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Adding the Spire

Medieval scaffold inside Salisbury Cathedral Spire

The dynamism of the 13th century Chapter was not maintained in the 14th century. Too many of the Cathedral’s clergy did not reside here, but were appointees of the Pope and held posts here along with positions elsewhere. Many Deans and senior canons after 1297 were cardinals in Rome and Avignon. Yet much was still done, not least because of two bishops, Simon of Ghent and Roger Martival, who were resident. These were great scholars and pastors, and presided over the building works of the 14th century.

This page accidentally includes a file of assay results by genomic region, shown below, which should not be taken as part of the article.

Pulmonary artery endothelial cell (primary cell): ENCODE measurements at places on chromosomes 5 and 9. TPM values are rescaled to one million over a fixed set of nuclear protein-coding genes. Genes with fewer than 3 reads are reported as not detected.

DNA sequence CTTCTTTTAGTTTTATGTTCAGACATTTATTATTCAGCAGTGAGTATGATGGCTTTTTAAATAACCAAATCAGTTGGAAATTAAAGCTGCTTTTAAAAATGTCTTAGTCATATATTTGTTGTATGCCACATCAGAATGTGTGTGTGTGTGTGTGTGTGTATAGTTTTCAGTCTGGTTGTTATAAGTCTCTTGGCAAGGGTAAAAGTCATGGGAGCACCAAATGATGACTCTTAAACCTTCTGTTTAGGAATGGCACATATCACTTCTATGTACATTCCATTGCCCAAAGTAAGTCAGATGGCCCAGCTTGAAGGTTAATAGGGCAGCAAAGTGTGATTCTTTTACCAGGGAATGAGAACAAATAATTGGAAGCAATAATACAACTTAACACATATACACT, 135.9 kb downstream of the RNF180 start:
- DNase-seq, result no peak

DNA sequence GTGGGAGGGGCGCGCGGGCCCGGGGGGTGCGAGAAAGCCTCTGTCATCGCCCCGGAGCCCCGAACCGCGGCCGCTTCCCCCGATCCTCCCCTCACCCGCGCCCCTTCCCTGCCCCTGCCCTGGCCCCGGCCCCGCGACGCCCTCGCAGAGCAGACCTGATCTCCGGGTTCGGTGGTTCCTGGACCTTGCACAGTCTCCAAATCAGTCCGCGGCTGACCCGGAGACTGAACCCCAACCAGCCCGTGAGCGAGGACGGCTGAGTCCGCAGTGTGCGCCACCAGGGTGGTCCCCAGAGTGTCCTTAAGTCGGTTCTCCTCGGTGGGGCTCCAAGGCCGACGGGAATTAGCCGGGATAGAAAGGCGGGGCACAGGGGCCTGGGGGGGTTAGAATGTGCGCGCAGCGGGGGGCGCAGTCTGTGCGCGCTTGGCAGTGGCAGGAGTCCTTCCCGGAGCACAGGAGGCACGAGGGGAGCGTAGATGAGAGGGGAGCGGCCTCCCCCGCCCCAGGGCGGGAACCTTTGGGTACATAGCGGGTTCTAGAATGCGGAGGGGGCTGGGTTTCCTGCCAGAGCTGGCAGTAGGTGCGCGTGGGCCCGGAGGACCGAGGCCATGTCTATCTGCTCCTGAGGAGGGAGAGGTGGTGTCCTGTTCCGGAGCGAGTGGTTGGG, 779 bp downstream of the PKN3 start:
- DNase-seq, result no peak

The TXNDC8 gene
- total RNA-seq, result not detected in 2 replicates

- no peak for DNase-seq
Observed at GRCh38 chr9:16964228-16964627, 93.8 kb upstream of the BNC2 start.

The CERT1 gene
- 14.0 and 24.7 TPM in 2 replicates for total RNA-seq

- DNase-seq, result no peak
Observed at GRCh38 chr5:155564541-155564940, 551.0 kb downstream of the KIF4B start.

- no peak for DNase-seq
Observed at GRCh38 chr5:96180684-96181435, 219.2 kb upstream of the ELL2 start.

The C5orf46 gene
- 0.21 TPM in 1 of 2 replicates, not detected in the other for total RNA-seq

The Close was surrounded to the north and east by a protective wall, for which the King gave permission for crenellations in 1327. Stone for this was quarried from the now redundant cathedral and houses at Old Sarum, and some re-used carvings that can still be seen today.

Even more spectacularly, the Cathedral was enlarged upwards between 1300 and 1320, by the incomparable tower and spire. This development was not unique to Salisbury – the cathedrals in London (old St Paul’s) and Lincoln both had taller spires, if only of timber and lead – but this one has proved the longest-lived, and since the late 16th century has been the tallest in England, standing at 404 ft/123m. It seems likely the spire was severely damaged within a few years of completion, and so needed repairs for which the still-existing internal scaffolding was built.